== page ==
26 April 2018
Responding to the Children, Young People and Education Committee’s report on improving mental health services, Prof Sally Holland, Children’s Commissioner for Wales said:
“Simply, mental health care provision is not working for all children and young people in Wales. Services are delivered too rigidly, with many young people who need support missing out on the care they need because they don’t meet certain criteria. The Report highlights the lack of support for many of the ‘missing middle’ of children and young people at the earlier stages of mental ill health.
“What we need is a fundamental shift in how we deliver mental health care. I’ve been clear that services across Wales should be working together to provide comprehensive, flexible care that delivers for all children and young people, wherever they are on their own mental health journey. I am so very pleased that this has been acknowledged by the Committee. Children and young people need to be able to access consistent support throughout their childhood; not only when they are ill enough to qualify for a diagnosis.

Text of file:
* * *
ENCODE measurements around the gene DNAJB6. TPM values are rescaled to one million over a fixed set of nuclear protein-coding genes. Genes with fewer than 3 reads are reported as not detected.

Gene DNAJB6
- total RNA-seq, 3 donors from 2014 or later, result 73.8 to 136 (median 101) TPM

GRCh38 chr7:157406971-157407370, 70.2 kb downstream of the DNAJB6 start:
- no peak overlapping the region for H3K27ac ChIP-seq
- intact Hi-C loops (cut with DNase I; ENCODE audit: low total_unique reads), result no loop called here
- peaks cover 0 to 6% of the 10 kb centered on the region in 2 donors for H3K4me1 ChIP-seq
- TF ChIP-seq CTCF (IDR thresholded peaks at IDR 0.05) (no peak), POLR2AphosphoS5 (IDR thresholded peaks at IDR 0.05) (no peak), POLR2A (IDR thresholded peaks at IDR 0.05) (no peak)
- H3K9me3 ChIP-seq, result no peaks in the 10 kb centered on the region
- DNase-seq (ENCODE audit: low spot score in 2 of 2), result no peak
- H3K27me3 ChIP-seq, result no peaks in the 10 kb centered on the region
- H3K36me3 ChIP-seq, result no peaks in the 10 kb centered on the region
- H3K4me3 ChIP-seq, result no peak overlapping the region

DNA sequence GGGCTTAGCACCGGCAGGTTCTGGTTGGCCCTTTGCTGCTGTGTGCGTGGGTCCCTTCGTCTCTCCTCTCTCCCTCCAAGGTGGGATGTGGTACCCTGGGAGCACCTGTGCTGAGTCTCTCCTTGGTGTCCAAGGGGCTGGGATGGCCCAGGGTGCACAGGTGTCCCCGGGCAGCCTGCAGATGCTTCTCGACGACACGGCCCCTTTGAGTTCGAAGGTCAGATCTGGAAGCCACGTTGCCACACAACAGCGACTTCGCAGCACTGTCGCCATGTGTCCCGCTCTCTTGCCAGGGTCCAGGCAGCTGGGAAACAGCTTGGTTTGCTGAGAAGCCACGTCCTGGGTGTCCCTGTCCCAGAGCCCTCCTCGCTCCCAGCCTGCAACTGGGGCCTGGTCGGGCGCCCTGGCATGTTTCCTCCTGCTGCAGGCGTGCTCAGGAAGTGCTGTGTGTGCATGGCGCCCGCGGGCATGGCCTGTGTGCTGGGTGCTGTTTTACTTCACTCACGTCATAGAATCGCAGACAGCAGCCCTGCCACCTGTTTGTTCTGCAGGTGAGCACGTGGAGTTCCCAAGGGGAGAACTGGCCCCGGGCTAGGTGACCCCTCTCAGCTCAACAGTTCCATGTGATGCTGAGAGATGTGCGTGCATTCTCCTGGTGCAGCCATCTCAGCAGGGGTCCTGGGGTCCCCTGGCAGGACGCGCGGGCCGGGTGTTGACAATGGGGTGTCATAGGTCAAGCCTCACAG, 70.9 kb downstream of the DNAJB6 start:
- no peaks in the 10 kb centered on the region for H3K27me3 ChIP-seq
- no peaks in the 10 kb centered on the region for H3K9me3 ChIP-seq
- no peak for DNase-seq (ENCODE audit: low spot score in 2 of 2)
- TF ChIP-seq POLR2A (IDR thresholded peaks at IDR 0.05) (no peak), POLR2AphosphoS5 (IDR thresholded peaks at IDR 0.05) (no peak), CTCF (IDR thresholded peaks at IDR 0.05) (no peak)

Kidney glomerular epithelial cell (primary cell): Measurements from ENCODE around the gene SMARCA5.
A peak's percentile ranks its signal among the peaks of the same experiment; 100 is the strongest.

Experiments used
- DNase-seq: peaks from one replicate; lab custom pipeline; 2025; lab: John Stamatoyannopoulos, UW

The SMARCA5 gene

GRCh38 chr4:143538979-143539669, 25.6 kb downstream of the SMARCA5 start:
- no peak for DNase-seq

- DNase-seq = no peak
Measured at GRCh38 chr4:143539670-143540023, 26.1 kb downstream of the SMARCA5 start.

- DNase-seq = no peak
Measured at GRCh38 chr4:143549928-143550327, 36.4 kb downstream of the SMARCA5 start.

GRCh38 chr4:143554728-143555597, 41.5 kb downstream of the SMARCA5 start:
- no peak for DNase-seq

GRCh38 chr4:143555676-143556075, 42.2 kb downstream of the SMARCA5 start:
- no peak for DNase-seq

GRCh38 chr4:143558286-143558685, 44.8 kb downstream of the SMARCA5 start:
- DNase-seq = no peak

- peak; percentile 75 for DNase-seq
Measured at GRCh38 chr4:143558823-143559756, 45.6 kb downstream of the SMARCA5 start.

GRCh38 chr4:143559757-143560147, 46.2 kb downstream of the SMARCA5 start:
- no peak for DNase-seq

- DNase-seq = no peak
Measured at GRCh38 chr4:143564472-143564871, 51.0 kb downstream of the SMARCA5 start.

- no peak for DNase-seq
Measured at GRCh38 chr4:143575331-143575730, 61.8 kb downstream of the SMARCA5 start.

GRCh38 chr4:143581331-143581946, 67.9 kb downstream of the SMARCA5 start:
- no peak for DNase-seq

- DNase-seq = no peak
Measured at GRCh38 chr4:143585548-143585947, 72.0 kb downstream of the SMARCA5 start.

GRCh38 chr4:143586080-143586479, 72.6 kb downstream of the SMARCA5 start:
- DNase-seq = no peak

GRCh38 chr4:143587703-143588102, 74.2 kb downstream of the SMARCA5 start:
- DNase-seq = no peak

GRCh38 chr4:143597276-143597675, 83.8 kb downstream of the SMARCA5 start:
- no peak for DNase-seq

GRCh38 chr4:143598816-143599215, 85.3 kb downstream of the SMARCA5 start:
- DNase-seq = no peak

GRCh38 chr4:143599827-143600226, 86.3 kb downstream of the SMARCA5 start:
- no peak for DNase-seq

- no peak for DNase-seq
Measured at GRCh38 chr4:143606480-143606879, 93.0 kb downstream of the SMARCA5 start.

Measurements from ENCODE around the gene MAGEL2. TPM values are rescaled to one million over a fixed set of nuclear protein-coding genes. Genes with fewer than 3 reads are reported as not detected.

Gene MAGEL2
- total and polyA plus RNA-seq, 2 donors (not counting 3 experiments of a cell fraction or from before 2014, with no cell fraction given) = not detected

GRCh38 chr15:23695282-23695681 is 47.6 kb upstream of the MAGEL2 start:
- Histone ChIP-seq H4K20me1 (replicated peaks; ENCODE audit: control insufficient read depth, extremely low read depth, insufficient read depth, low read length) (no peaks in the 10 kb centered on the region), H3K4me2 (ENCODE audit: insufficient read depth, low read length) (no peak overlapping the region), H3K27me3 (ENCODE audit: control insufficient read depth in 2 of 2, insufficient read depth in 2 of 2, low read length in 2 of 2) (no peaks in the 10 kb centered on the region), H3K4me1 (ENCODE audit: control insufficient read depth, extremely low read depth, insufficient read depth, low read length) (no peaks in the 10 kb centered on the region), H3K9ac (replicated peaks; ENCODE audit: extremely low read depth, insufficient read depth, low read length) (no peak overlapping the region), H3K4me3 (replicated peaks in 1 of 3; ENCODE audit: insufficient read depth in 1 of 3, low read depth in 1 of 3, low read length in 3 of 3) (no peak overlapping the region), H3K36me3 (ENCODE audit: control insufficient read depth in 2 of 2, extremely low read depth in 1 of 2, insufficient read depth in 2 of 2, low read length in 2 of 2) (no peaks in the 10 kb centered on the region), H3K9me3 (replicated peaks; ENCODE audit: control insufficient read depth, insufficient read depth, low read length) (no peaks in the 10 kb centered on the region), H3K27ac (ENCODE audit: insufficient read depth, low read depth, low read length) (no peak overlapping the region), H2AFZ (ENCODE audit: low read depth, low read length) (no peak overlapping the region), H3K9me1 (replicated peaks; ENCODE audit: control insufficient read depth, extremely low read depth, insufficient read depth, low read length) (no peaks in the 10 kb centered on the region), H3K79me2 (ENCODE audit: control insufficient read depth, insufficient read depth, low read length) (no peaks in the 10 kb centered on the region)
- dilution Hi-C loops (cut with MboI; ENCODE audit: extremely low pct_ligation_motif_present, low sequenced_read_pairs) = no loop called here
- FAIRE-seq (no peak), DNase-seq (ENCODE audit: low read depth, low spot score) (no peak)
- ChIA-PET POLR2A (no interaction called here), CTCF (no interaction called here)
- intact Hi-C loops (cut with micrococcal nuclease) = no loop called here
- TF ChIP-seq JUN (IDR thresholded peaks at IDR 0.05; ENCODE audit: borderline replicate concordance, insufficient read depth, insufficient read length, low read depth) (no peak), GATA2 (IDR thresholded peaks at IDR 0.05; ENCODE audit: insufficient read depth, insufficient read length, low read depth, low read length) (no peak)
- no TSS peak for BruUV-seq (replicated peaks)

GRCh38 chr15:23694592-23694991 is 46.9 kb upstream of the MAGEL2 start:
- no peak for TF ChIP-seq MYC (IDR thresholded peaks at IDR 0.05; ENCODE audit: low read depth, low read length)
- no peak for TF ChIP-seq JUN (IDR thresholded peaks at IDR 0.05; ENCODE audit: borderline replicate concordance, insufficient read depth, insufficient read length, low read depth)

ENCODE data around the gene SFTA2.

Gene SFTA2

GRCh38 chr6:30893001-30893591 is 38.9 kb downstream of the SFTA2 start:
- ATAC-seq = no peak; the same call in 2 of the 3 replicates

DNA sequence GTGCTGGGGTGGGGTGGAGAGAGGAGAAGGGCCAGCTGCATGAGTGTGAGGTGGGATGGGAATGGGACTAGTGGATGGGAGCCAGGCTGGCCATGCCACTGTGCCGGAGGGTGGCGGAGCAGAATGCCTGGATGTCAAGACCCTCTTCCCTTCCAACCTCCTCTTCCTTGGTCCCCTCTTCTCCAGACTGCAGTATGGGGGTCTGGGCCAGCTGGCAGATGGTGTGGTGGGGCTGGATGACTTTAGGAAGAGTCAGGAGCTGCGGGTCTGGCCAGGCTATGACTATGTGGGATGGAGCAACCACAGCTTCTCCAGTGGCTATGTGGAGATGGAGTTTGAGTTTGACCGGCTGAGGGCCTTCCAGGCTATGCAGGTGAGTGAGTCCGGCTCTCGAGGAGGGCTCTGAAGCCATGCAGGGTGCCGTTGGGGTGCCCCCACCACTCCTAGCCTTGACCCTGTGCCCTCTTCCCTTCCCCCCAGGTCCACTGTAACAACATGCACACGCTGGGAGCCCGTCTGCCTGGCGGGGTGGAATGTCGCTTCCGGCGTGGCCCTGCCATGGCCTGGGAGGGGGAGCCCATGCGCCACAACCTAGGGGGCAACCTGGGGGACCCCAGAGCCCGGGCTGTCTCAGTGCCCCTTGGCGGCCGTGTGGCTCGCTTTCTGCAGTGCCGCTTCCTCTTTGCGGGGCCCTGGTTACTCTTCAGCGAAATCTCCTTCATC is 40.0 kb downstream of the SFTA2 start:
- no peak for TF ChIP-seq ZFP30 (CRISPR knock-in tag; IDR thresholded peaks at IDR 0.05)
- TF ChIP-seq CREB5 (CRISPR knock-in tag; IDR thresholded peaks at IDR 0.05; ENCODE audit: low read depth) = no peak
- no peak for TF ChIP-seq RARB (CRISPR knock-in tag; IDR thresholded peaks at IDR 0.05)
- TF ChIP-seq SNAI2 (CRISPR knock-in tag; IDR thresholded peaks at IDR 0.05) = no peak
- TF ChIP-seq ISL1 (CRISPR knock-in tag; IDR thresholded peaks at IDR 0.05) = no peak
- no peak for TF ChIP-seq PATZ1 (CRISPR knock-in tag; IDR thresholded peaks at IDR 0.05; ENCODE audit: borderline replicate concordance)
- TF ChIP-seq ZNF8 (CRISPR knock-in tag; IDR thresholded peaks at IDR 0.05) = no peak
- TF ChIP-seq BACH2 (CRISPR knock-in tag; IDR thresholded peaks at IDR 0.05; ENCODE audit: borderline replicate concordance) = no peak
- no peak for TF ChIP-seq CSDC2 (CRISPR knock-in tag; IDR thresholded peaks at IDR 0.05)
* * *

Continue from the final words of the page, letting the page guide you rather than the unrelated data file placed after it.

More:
“I’ve also called for a greater push towards developing schools that are sites of excellence for mental health and wellbeing support, and training more people who work directly with young people to be able to offer good advice and support to all children who need it, and I’m pleased to see this reflected in the committee’s report. This work needs to involve all relevant services, pooling and therefore maximising capacity.
“We also need learning about good mental health, resilience, and healthy relationships to play a significant part in the new curriculum. We are in the midst of reforming our education system, and our children and adolescent mental health system. The current window of opportunity to bring elements of each of these together and develop a comprehensive response to children’s emotional and mental health needs must not be missed.
“Welsh Government Ministers are the gatekeepers of change here. We must move away from isolating mental health as an issue for the NHS, or schools, or local authorities – this approach is not working and unless the Government acknowledges this, then we are at real risk of letting down a generation that are desperately in need of support.”